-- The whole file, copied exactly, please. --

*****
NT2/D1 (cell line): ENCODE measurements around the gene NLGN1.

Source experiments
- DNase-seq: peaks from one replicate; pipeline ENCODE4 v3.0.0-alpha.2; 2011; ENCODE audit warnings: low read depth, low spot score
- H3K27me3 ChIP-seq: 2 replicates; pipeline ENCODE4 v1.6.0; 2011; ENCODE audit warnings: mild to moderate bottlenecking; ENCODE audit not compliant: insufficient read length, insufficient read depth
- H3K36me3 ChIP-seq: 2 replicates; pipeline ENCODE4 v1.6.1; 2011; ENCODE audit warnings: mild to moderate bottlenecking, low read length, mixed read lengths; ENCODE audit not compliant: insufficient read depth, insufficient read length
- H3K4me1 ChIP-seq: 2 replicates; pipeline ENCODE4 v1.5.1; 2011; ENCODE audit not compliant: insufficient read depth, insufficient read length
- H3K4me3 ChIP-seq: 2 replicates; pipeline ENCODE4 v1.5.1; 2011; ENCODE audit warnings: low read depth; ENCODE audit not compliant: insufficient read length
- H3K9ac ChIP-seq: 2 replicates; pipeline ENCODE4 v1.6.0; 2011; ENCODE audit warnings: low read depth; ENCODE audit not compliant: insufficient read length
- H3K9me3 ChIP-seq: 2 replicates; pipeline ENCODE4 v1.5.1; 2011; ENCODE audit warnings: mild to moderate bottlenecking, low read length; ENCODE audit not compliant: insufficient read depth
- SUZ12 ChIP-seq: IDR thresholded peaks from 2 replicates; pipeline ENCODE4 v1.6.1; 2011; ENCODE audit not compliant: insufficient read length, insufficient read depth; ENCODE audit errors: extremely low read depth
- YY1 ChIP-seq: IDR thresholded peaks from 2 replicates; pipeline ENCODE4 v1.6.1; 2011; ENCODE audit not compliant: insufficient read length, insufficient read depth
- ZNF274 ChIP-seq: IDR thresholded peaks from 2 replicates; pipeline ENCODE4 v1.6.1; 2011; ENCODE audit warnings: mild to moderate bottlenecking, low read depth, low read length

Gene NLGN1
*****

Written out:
NT2/D1 (cell line): ENCODE measurements around the gene NLGN1.

Source experiments
- DNase-seq: peaks from one replicate; pipeline ENCODE4 v3.0.0-alpha.2; 2011; ENCODE audit warnings: low read depth, low spot score
- H3K27me3 ChIP-seq: 2 replicates; pipeline ENCODE4 v1.6.0; 2011; ENCODE audit warnings: mild to moderate bottlenecking; ENCODE audit not compliant: insufficient read length, insufficient read depth
- H3K36me3 ChIP-seq: 2 replicates; pipeline ENCODE4 v1.6.1; 2011; ENCODE audit warnings: mild to moderate bottlenecking, low read length, mixed read lengths; ENCODE audit not compliant: insufficient read depth, insufficient read length
- H3K4me1 ChIP-seq: 2 replicates; pipeline ENCODE4 v1.5.1; 2011; ENCODE audit not compliant: insufficient read depth, insufficient read length
- H3K4me3 ChIP-seq: 2 replicates; pipeline ENCODE4 v1.5.1; 2011; ENCODE audit warnings: low read depth; ENCODE audit not compliant: insufficient read length
- H3K9ac ChIP-seq: 2 replicates; pipeline ENCODE4 v1.6.0; 2011; ENCODE audit warnings: low read depth; ENCODE audit not compliant: insufficient read length
- H3K9me3 ChIP-seq: 2 replicates; pipeline ENCODE4 v1.5.1; 2011; ENCODE audit warnings: mild to moderate bottlenecking, low read length; ENCODE audit not compliant: insufficient read depth
- SUZ12 ChIP-seq: IDR thresholded peaks from 2 replicates; pipeline ENCODE4 v1.6.1; 2011; ENCODE audit not compliant: insufficient read length, insufficient read depth; ENCODE audit errors: extremely low read depth
- YY1 ChIP-seq: IDR thresholded peaks from 2 replicates; pipeline ENCODE4 v1.6.1; 2011; ENCODE audit not compliant: insufficient read length, insufficient read depth
- ZNF274 ChIP-seq: IDR thresholded peaks from 2 replicates; pipeline ENCODE4 v1.6.1; 2011; ENCODE audit warnings: mild to moderate bottlenecking, low read depth, low read length

Gene NLGN1